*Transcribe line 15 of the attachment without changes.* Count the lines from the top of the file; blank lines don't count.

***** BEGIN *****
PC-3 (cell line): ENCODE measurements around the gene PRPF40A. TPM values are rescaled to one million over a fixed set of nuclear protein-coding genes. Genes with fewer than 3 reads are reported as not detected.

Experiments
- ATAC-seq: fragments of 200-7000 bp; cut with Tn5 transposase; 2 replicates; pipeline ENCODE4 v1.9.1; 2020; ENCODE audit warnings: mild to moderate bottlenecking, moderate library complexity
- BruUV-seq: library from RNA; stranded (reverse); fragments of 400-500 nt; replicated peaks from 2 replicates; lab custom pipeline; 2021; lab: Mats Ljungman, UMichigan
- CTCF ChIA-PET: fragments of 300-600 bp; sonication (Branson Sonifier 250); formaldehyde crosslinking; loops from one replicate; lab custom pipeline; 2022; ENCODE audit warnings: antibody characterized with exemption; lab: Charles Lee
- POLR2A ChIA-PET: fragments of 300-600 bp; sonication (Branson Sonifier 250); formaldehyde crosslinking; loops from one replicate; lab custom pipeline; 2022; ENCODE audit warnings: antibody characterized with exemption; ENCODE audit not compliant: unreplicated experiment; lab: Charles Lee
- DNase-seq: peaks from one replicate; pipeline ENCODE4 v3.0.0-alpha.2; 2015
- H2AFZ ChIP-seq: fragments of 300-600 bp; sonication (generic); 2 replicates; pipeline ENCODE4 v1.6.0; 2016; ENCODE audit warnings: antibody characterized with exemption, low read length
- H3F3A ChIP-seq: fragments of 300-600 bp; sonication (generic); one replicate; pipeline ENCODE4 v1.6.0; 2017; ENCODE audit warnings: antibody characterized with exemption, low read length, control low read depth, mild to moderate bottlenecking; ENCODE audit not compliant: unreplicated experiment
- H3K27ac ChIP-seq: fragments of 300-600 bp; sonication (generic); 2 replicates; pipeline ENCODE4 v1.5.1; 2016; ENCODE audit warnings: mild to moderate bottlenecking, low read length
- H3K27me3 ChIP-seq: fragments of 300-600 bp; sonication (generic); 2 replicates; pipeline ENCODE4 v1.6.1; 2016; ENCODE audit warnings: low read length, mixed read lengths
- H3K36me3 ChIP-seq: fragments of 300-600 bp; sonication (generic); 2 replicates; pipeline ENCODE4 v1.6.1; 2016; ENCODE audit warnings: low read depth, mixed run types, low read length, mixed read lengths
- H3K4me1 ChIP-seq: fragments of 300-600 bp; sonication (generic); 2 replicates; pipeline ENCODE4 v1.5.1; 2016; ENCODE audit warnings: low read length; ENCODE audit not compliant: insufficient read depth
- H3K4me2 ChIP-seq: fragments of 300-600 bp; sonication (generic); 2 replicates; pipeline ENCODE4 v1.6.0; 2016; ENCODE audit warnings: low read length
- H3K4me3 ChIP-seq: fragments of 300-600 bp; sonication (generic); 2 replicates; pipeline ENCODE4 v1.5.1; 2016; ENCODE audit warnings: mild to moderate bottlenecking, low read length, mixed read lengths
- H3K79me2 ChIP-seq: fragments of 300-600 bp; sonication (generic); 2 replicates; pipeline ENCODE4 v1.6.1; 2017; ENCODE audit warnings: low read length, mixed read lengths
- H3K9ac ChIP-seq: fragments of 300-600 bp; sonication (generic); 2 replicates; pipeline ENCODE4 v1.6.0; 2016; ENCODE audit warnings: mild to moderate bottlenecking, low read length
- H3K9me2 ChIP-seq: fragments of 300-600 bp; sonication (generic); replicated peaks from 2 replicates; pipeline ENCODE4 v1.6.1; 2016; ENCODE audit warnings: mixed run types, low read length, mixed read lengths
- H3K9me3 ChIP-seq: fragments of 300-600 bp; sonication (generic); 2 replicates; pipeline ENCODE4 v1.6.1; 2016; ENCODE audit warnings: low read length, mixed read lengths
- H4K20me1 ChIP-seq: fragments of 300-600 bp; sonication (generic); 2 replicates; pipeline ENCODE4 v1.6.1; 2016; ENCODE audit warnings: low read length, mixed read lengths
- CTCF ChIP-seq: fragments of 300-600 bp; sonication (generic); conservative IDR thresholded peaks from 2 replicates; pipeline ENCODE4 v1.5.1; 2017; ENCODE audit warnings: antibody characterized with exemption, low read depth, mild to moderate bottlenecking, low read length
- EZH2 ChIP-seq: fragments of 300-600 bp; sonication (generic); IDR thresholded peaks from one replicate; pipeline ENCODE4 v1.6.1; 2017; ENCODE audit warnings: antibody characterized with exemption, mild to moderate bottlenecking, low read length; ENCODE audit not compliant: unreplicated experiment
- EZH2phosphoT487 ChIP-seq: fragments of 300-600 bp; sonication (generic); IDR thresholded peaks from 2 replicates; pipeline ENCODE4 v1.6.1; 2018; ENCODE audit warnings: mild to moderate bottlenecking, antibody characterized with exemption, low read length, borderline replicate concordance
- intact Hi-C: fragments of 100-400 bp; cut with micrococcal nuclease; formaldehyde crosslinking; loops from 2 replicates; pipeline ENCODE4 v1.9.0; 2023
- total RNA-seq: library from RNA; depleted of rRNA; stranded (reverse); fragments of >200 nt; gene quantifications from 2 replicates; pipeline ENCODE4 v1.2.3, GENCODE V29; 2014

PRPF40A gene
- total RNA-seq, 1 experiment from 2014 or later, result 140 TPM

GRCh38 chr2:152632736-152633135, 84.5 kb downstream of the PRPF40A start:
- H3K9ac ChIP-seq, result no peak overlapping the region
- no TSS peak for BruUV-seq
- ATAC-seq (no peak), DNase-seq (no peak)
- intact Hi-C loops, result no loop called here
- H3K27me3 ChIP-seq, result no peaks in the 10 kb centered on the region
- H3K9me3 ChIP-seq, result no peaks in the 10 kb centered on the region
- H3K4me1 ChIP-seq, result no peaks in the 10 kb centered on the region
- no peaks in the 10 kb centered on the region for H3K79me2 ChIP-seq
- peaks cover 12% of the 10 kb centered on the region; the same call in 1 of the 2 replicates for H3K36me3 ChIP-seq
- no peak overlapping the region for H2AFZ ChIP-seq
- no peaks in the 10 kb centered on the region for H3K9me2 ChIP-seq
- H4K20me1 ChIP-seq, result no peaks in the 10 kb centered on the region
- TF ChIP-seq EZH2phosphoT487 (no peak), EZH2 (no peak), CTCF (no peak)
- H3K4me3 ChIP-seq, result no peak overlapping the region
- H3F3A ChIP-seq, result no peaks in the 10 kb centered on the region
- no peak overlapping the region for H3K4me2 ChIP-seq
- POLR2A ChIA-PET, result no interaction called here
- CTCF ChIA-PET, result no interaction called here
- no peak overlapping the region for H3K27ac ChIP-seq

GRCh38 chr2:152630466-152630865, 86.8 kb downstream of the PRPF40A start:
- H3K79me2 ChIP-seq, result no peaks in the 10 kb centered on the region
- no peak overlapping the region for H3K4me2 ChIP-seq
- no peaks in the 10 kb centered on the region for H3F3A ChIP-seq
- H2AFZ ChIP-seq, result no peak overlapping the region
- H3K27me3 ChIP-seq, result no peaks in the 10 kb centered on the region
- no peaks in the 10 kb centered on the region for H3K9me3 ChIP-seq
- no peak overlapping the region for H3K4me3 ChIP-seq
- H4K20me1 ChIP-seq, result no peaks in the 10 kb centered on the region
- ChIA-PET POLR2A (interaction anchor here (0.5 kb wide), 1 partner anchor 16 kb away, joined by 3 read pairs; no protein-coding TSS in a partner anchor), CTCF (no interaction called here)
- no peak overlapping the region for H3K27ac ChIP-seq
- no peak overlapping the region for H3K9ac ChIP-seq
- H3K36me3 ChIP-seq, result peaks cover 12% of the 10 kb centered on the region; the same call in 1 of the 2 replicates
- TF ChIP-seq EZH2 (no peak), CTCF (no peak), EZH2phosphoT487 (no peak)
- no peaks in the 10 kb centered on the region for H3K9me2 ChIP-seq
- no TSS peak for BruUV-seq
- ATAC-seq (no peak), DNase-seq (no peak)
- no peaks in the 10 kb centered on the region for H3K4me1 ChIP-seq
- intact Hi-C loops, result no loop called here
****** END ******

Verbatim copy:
- H3K4me3 ChIP-seq: fragments of 300-600 bp; sonication (generic); 2 replicates; pipeline ENCODE4 v1.5.1; 2016; ENCODE audit warnings: mild to moderate bottlenecking, low read length, mixed read lengths